Eberhard & Co. is part of the coterie of luxury watch brands that took the opportunity to unveil new watches at one of the few major in-person events of 2021, the annual Couture watch and jewelry show at Wynn in Las Vegas. Headlining the venerable Switzerland House latest offerings is a modern revival of the Scientist, a 1961 model, presented in contemporary advertisements as “an antimagnetic watch for the scientist”, which was among the first watches to seriously tackle the problem of magnetic fields and their damaging effects on watch movements .
The steel case of the watch, its surfaces accommodating an array of brushed and polished finishes, measures 41mm in diameter and withstands water pressures of up to 100 meters. Inside the case, protected by an anti-magnetic soft iron inner cage as in the original 1961 watch, is the self-winding Sellita SW 300-1 caliber. with a 38-hour power reserve and a frequency of 28,800 vibrations per hour. The matte black curved dial is very faithful in design to that of its 1961 ancestor, with triangular hour markers and a distinctive triangular-tipped hour hand contrasting with the stick-shaped minute hand. Two versions of the dial are available, one with a “vintage” colored lume on the hands and indexes, the other with an orange tinted lume.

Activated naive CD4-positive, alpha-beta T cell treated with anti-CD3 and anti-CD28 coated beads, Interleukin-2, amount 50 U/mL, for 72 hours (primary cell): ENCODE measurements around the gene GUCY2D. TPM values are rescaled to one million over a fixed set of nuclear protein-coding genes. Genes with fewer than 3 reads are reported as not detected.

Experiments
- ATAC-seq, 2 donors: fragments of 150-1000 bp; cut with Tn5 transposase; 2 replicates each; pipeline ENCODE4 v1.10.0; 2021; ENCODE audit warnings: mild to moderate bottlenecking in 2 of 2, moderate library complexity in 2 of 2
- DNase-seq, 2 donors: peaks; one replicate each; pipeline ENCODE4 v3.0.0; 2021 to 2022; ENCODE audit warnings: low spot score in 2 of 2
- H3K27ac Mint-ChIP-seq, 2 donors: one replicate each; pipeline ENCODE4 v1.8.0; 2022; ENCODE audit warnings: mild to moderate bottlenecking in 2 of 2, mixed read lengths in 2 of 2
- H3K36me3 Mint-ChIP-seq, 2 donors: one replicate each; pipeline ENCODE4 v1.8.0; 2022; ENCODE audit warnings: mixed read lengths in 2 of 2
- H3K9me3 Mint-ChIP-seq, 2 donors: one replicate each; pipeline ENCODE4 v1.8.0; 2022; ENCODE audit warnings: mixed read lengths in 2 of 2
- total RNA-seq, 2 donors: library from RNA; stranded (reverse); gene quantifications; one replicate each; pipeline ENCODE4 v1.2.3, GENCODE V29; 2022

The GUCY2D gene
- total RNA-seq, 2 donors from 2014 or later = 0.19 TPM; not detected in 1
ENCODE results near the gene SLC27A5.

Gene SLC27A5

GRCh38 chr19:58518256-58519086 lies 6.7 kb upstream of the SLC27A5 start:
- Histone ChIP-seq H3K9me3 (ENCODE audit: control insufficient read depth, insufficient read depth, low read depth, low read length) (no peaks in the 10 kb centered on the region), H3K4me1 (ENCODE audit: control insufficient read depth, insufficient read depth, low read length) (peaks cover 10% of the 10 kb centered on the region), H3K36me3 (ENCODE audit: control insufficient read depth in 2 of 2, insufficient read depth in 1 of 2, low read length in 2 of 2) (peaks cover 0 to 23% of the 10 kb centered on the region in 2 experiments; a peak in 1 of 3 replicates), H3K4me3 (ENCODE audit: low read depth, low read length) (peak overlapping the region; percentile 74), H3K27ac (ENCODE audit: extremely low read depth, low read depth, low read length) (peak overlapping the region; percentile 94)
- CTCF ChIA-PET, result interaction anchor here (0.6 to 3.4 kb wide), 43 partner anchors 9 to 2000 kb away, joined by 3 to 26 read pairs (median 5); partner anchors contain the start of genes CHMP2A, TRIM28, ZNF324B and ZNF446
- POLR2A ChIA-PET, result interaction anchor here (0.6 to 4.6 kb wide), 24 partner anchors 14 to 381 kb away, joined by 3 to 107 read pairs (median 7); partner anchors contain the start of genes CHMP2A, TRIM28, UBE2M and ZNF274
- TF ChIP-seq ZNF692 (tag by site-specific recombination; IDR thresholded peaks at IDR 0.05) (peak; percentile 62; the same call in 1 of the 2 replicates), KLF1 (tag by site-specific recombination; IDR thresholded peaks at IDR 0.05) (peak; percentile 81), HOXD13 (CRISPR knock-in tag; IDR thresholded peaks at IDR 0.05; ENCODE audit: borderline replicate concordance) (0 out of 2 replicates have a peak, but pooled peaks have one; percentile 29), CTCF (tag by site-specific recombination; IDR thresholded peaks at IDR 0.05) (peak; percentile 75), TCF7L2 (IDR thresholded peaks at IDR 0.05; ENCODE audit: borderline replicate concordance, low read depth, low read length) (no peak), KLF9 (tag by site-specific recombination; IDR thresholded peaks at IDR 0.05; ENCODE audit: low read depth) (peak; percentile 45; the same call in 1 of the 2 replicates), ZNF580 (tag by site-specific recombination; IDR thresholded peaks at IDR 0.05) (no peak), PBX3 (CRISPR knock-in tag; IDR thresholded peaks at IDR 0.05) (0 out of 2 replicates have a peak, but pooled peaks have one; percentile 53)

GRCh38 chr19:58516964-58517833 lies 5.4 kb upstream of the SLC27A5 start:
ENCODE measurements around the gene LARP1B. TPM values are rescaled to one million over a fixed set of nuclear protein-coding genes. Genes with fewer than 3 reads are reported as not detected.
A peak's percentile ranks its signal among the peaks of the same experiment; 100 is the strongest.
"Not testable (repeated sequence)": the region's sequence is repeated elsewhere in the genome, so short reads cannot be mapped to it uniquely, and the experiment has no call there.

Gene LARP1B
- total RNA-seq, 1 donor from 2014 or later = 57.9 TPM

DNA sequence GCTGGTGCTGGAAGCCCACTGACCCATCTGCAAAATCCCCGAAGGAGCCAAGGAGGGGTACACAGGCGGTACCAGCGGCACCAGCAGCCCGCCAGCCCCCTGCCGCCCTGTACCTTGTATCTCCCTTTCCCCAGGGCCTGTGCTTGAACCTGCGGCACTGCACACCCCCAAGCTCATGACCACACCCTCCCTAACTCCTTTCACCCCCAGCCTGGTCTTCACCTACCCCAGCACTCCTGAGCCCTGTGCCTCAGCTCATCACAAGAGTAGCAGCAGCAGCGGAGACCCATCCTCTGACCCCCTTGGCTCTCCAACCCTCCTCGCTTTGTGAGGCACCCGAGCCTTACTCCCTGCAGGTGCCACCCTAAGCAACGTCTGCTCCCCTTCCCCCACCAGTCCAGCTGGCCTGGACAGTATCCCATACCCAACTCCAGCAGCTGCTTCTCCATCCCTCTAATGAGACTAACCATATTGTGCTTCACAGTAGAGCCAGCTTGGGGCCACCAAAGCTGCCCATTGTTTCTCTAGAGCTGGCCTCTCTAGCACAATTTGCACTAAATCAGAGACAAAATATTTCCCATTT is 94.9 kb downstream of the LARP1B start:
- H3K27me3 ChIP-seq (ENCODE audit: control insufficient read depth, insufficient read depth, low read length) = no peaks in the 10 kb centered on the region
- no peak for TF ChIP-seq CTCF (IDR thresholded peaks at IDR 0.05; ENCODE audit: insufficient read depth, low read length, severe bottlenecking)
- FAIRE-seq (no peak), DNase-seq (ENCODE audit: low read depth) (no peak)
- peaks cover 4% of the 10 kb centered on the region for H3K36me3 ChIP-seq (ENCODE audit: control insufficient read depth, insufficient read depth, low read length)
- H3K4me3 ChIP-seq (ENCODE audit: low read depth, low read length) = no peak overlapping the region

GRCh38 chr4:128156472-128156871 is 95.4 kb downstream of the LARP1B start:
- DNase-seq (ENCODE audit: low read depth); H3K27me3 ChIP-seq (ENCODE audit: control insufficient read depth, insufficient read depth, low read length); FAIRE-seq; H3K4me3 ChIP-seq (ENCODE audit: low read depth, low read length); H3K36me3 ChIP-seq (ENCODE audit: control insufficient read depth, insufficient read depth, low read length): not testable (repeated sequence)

The domed sapphire crystal on the dial is anti-reflective and the screw-down crown is marked with an Eberhard “E”. The solid caseback bears the same custom “magnetic resistance tested” emblem that distinguished the vintage model, with an “E” surrounded by magnetic bolts. The watch is offered either on a steel strap, with the choice of a folding clasp or two buttons, or on a water-resistant black leather strap, with a cordura insert or orange stitching, depending on the luminous color of the watch. dial. The Scientigraf is priced at $ 2,800 on the bracelet and $ 3,300 on the bracelet.